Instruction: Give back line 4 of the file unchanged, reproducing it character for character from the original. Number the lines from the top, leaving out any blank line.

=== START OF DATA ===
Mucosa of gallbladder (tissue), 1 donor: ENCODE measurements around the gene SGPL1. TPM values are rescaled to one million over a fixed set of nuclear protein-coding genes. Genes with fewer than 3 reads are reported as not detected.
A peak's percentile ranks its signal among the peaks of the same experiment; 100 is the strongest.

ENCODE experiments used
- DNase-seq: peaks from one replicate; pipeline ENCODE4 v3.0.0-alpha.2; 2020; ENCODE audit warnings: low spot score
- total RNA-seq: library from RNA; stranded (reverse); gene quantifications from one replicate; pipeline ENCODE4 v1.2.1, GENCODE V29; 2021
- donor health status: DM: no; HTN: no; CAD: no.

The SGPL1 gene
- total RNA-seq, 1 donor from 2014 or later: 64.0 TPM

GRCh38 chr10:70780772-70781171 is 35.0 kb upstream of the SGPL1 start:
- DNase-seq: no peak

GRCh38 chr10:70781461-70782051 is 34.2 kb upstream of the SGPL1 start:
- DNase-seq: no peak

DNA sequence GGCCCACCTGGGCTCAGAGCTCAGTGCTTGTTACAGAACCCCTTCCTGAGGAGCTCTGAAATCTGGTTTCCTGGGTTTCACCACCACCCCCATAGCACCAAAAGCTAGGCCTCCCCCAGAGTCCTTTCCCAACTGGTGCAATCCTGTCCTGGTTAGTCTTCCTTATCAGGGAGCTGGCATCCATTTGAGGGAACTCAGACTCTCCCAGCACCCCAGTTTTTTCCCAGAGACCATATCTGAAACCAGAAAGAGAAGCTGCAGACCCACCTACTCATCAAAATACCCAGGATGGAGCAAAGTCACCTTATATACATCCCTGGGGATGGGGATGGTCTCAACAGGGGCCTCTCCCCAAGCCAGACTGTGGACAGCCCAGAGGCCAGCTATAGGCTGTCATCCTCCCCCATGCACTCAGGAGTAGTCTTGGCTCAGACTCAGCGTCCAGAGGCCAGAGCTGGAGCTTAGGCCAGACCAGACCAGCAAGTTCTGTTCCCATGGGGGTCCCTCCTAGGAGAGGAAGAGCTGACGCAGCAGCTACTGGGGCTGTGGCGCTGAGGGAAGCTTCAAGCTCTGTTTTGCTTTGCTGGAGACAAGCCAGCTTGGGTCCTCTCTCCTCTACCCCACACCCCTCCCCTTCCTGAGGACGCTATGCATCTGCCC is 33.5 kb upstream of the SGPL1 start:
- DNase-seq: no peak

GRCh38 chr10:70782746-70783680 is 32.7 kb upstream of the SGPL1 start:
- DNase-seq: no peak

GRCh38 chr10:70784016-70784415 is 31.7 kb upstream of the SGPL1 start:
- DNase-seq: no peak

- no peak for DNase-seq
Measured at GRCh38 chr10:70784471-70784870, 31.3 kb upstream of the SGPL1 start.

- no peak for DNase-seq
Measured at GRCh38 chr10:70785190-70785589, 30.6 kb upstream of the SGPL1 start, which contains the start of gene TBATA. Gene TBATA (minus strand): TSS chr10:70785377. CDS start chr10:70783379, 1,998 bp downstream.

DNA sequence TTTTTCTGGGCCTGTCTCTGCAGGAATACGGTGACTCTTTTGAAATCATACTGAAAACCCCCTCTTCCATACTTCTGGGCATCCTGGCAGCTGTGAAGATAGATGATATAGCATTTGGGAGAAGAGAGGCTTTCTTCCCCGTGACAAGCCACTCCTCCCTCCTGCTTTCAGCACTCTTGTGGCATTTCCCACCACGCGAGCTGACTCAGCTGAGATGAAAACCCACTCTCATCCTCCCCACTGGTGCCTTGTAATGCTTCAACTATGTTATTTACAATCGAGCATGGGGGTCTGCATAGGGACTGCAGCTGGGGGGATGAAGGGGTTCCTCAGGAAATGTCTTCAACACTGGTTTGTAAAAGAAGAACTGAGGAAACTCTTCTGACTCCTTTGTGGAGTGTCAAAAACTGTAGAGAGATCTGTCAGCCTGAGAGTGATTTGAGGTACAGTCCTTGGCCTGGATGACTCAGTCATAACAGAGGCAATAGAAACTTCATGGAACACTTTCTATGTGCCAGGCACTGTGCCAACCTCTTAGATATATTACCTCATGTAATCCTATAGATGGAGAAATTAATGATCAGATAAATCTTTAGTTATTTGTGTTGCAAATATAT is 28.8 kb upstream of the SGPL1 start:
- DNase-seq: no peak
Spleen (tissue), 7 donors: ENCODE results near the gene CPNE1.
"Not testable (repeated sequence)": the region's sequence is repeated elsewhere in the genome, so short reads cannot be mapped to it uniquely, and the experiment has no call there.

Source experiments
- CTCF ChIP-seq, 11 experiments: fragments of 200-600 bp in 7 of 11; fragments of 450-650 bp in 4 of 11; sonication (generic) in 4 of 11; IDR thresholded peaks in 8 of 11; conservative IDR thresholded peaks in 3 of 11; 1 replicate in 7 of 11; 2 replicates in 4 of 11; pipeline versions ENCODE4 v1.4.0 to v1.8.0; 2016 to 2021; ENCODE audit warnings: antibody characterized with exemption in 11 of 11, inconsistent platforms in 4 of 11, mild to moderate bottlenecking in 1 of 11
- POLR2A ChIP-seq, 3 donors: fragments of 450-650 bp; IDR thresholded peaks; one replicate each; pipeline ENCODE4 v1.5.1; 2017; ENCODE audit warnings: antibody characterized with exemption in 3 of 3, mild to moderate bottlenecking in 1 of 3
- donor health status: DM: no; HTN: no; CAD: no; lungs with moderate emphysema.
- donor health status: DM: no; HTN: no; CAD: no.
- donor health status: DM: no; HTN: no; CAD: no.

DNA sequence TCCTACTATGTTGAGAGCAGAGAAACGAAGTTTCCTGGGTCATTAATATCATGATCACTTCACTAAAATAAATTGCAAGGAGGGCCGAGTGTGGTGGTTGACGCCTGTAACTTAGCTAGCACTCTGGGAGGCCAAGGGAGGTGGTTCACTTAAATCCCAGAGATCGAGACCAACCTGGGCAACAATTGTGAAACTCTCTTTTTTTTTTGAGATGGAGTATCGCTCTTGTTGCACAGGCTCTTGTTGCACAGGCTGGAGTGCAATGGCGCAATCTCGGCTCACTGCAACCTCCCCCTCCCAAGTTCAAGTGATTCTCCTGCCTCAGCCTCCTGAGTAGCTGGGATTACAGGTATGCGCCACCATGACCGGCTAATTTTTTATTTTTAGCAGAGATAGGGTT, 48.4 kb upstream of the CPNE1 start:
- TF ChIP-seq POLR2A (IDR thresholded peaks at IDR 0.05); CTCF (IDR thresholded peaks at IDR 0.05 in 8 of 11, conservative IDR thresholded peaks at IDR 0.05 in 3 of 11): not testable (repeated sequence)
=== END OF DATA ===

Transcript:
- DNase-seq: peaks from one replicate; pipeline ENCODE4 v3.0.0-alpha.2; 2020; ENCODE audit warnings: low spot score